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JOHN BAKER, then Bishop of Salisbury

(in a paper on 'Ministry Today' 1983)

  • Special Categories of Ministers: It needs to be remembered, also, that this new category of [non-stipendiary] ministers covers two types: those who, usually in retirement, pursue their ministry unpaid; and those, the larger number, who are in secular employment …. The latter … bring some new and important ingredients into our church life.

    First, they follow a high and honourable tradition, of which St Paul himself is perhaps the most notable example, of ministering while supporting themselves in the ordinary fashion of human life. They have to wrestle with such things as mortgages, the demands of firms for total commitment to them, and the threat and actuality of redundancy. What does it mean to be a priest under these conditions? It can mean a truly priestly, sacrificial identification with one's people beyond anything open to the ordinary bishop, vicar or curate. Are these ministers pioneering a way of life which will before long be the norm rather than the exception? And, if so, shall we not be deeply grateful for their insights?

    Secondly, though usually contributing in some way to the parochial ministry, they also carry the flag of the Gospel in areas of life where it is rarely seen. The lay Christian can choose whether to have a high or low profile at work. The man or woman who is ordained has no choice. They are in the front line on a sector where the Church always professes to want to be, but rarely is. There they both minister to their fellow Christians, and share with them under identical conditions in ministering to the world.

    Thirdly, because of this experience they can bring back into the parochial congregations to which they belong a realism about the Gospel and work which can transform prayer, worship and study, and immeasurably increase the value and scope of pastoral counselling.

    The Church at large is certainly grateful for the service of such people, but it may be wondered whether it is grateful for the right reasons. Do we realise the urgently needed enrichment and enlargement of our total ministry which they bring? Is it what they are doing when they are not 'helping on Sundays' that we most need?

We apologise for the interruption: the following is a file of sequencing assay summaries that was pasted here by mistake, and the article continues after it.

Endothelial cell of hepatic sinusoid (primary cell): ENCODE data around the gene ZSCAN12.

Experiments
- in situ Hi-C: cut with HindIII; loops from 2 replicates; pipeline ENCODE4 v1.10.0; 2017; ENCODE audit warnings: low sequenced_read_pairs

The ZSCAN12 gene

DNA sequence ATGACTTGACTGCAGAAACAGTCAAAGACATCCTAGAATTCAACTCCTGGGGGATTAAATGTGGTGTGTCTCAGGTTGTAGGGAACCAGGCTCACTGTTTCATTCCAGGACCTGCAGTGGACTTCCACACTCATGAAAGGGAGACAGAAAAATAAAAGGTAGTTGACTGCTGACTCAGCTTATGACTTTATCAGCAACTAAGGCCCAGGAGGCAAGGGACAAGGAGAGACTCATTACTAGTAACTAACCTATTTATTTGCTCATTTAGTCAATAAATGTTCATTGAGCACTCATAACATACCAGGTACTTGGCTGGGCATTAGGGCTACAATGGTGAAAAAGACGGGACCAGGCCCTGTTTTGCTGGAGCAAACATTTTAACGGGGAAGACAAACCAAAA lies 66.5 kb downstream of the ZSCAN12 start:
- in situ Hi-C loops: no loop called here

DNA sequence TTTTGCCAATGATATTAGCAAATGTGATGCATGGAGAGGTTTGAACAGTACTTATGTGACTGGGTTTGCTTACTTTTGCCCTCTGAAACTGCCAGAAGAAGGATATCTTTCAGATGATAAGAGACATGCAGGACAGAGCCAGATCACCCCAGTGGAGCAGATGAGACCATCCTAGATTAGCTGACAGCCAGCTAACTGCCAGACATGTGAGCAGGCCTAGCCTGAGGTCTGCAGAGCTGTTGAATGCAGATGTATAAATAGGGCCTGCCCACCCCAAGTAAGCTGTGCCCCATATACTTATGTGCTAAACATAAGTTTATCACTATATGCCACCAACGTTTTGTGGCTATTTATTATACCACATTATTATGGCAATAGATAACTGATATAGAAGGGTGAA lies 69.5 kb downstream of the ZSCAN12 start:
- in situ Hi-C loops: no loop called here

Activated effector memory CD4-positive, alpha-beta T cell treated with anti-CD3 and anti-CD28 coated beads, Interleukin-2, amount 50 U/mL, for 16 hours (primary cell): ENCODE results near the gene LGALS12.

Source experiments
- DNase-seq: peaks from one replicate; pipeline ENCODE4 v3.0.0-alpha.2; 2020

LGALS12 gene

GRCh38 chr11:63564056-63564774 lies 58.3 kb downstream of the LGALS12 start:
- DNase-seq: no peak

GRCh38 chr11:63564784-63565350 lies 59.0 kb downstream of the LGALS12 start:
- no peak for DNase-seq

ANNE KNIGHTON , Chair of the Ecumenical Commission on the People of God in the World

(reporting to The Methodist Conference 1990)

  • We discovered, as we interviewed and reflected together, that theology is spoken in various languages and styles. As the New Testament has a variety of styles and theologies, and as indeed has the whole Christian tradition, so we found that no one group has a complete understanding. We affirm the validity of peoples' witness, and their attempts to hammer out a theology to enable them to discover the holy in their daily lives, to be true to Christ wherever they are, and to experience the presence of Christ in all the confusion of the world as it is …. Our attempt to find a spirituality that is worldly and rooted where people are, revealed to us that to be in the messiness of the world is to be where Christ is. Wherever we go, wherever we are, we are the Church. We need a theology of compromise and failure, as well as a theology of success and joy.

KEITH RAYNER, then Archbishop of Adelaide

(at the Conference on Ministry in Secular Employment 1988)

  1. You are to recognise and affirm the signs of the Kingdom of God in the world. I think you are also to name them. Your job is to relate those signs to God and help people relate them to God, and in this way they are helped to become part of the fuller purposes of God. It is not enough just to say 'Here are the signs of the Kingdom of God'. These signs have somehow to be made explicit in relation to God, and God's relationship with people in connection with these signs is to be made explicit.
  2. One of the very critical ministries you have to the Church is to help the Church in its parochial and diocesan structures to discover how it can be a body fit to receive those who feel themselves alienated from it.
  3. Part of the process of enabling the laity to discover and exercise their ministry is that there have to be some who are leading the way and showing how it is to be done, and being able to speak from their own experience in a way the parish priest cannot do. It seems to me that is the particular role of that somewhat elite band who are called to ministry in secular employment.

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